Shall I call you “Flouri,” “Fairy-Lass,” or “Handsome Lad”? . . .
Shall I call you “Blush”? Shall I call you “Kohl”? Shall I call you pan?
Shall I call you “Beauty”? “Embellishment and Adornment”?
Shall I call you tablah or “Tambour”?
Shall I call you dhdlak ?
Shall I call you “Metre” or “Note-Beat”?
Shall I call you “Love”? Shall I call you “Science”? 
Shall I call you “Suspicion-Prehension”? “Conviction”? “Notion”?
Shall I call you “Sensing”? Shall I call you “Faculty of Discernment”?
Shall I call you “Tasting”? Shall I call you “Rapture”?
Shall I call you “Submission”? Shall I call you “Variegation”?
Shall I call you “Fixity”? Shall I call you “Knowing-By-Self”?
Shall I call you “Hyacinth”? “Iris”? “Cypress”?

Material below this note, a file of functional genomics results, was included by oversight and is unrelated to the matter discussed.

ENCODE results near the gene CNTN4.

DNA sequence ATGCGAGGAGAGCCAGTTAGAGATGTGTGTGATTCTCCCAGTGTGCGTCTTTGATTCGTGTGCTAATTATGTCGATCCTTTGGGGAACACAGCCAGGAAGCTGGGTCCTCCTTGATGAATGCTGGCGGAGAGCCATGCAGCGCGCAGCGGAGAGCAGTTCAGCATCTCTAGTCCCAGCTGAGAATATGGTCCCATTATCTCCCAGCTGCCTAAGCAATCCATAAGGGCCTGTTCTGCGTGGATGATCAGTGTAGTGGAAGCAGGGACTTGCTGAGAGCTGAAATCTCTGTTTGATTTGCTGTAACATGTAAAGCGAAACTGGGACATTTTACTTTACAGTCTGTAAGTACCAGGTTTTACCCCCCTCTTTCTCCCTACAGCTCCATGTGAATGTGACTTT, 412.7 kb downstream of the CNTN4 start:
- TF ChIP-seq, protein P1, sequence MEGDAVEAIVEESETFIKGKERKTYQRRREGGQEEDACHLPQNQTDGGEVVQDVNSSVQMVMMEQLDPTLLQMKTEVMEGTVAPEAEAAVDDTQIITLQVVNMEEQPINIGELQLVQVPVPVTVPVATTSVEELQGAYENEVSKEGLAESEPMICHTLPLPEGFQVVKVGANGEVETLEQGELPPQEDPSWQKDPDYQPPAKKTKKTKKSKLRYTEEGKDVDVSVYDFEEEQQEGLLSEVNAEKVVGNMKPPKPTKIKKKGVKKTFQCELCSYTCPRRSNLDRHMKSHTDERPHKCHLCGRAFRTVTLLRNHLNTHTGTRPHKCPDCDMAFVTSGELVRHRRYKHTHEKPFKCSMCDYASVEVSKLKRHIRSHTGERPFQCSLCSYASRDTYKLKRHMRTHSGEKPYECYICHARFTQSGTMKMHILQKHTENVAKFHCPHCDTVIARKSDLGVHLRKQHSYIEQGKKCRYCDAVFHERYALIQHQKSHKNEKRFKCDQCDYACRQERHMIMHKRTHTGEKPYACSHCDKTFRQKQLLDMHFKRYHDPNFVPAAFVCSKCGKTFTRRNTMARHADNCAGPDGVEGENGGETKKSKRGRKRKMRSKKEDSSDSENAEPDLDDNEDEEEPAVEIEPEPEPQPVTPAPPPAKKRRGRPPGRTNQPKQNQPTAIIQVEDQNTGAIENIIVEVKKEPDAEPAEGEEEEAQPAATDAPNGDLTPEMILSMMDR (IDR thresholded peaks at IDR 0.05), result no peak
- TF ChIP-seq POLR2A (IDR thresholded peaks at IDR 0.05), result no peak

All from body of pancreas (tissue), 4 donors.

Shall I call you the “Ungovernable Narcissus”?
Shall I call you the “Scarred Tulip”? Shall I call you “Garden”?
Shall I call you “Rose-Garden”? Shall I call you “Flower-Garden”?
Shall I call you “Drunkeness” or “Drunk”?
Shall I call you “Bewilderment” or “Bewildered”?
Shall I call you “Without Colour”? Shall I call you “Without
Any Likeness”?
Shall I call you “Without Form”? Shall I call you “Every-Every
Moment”?

You can listen to a rendition of this poem here

Source: Khwaiah Ghulam Farid, Divan-i Khwaiah Farid (ba-mutabik kalami  nuskhah-hay-’e kadim) (edited by Khwaiah Tahir Mahmud Korljah), Lahore: Faysal, 2006